I walked into an antique shop off Magazine Street, in New Orleans, and was greeted by a dapper guy in vintage duds behind the register. As I pawed through boxes of cut glass Mardi Gras beads and old burlesque handbills he put on a 78. It sounded great, the voice oddly familiar but I couldn’t place it. “Who is this?”
“That’s CLIFF EDWARDS [1895–1971], also known as Ukelele Ike. In the ’20s and ’30s he was one of the most popular singers in the country.”
“Why does he sound so familiar?”
“He’s the voice of Jiminy Cricket in Pinocchio,” he said.
“When You Wish Upon A Star” may be all people know of Cliff Edwards’ work, but he’s far more important than that sole recording suggests. Coming out of St. Louis he worked saloons as a teenager, picking up a ukelele to accompany himself. He absorbed the hot rhythms of the emerging “jass” sounds, and developed an early variant of scat singing that he called “Effin” — that instantly identifiable ’20s jazz sound of a singer emulating a horn with their voice.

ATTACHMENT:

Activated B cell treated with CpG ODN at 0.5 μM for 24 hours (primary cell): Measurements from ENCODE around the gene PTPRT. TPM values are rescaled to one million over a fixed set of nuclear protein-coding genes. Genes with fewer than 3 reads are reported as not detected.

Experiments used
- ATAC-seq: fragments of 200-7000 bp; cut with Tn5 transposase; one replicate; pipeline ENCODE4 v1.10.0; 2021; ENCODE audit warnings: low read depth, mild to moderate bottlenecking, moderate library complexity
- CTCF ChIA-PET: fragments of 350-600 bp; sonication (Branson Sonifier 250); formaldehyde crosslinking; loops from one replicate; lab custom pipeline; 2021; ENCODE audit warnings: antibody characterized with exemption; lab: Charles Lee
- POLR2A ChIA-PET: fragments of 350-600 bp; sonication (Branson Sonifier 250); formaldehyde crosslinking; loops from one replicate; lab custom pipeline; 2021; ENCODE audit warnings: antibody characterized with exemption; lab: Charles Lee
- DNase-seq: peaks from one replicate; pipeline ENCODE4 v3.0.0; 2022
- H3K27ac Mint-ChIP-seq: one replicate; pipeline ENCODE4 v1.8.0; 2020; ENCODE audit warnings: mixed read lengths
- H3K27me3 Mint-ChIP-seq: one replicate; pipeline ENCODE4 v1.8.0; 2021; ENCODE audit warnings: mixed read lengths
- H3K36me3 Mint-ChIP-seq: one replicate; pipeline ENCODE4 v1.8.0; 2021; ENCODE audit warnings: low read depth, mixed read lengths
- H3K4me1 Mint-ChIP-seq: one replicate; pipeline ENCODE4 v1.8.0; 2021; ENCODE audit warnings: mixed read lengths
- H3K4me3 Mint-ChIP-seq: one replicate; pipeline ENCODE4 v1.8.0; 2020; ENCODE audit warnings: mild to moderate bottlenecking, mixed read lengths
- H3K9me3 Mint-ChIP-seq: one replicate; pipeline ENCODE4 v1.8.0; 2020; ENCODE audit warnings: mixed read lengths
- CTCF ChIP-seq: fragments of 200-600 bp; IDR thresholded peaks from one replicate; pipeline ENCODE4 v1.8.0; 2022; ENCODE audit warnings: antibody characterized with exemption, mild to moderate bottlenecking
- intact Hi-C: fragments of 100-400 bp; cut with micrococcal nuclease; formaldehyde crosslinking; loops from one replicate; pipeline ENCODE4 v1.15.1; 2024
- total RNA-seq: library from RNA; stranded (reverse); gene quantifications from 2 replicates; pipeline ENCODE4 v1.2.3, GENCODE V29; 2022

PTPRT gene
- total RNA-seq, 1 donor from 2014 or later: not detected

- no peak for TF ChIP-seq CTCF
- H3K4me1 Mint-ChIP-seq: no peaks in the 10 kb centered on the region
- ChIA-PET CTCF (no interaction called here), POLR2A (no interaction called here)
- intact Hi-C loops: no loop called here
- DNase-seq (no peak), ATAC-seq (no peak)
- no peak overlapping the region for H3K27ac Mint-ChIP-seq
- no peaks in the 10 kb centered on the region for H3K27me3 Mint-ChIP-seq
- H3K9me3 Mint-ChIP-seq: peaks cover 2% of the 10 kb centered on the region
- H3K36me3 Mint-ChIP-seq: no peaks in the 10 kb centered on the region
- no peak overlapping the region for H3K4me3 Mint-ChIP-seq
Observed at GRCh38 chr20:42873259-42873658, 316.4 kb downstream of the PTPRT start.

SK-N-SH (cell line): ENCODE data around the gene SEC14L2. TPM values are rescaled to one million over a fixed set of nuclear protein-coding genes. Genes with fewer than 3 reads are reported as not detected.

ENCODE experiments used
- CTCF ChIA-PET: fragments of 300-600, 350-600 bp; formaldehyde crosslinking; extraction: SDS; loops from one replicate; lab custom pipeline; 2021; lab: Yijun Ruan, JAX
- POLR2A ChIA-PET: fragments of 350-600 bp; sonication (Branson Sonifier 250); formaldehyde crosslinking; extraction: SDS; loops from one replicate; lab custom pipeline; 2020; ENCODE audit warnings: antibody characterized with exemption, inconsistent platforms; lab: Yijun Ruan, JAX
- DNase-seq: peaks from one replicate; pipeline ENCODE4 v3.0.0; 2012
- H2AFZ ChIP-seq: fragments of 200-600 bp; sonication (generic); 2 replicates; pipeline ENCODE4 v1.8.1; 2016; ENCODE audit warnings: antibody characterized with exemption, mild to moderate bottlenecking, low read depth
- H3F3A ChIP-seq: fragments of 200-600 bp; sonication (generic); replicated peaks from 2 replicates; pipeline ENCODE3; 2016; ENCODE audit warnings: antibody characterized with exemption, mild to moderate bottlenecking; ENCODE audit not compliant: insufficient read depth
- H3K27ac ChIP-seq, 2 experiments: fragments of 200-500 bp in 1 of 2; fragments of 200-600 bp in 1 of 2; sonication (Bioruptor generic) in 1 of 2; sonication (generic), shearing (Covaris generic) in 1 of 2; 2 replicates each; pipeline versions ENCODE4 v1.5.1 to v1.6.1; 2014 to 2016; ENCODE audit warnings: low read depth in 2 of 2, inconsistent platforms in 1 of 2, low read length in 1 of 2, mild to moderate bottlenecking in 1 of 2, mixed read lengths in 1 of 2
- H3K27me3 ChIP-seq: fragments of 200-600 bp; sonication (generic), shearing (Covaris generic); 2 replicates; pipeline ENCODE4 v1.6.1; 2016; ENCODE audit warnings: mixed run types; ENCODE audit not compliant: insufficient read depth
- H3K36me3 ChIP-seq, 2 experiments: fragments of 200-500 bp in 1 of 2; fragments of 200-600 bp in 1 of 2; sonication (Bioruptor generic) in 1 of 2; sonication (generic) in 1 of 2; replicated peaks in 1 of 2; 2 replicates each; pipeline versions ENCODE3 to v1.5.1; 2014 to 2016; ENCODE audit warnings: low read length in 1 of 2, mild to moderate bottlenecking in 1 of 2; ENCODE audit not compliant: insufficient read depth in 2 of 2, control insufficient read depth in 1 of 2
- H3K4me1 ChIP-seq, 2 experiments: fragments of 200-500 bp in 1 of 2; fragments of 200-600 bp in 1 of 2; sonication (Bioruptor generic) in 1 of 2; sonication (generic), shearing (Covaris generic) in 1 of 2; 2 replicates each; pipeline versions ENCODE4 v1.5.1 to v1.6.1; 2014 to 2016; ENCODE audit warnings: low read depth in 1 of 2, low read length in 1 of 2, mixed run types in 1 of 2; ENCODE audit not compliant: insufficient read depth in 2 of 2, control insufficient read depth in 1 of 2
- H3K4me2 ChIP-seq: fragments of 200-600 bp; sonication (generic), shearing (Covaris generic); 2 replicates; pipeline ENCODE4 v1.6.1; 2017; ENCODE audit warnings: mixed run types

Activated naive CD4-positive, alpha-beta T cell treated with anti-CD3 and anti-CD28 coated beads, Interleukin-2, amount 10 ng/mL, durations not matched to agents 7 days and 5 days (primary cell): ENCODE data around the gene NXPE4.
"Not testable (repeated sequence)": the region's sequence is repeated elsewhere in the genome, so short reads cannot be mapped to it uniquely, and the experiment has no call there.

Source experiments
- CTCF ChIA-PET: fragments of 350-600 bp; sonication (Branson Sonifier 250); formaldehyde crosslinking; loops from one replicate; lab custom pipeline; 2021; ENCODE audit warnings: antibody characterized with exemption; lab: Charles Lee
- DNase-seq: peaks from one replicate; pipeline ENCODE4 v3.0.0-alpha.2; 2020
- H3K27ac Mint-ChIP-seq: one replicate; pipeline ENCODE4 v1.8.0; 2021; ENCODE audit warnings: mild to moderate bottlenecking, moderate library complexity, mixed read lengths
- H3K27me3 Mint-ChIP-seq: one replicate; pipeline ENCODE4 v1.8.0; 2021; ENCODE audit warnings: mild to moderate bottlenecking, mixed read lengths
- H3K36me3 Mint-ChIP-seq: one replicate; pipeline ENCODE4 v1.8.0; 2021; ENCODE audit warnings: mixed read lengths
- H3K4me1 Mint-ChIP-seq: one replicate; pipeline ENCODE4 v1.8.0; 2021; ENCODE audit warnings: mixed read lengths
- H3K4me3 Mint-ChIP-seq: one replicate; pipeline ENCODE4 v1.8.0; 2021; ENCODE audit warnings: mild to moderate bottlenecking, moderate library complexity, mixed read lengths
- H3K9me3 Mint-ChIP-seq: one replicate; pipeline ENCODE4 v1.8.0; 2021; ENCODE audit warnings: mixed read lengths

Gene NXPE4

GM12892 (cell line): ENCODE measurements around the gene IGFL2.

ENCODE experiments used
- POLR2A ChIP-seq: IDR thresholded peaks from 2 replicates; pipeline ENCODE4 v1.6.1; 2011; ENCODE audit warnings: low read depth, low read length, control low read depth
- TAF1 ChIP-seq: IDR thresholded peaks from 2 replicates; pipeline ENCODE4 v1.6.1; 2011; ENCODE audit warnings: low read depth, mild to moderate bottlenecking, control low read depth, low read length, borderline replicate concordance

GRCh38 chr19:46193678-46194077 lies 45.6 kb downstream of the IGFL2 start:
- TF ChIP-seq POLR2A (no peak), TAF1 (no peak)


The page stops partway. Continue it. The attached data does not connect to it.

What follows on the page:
Edwards became a star on Broadway when he debuted Gershwin’s “Fascinating Rhythm,” and his recording of “Singin’ In the Rain” went to #1 in 1929. With Crosby, Edwards is responsible for bringing jazz elements into popular singing, swinging rhythmically with a light conversational style that exploited the new recording techniques. Though as influential and popular in his own right as Bing, Sinatra, Billie, Louis or Ella, he died a poor alcoholic, his name forgotten. He wished upon a star and his dreams came true; it didn’t guarantee a happy ending.
Singin’ in the Rain
READ MORE about members of the Hardboiled Generation (1894-1903).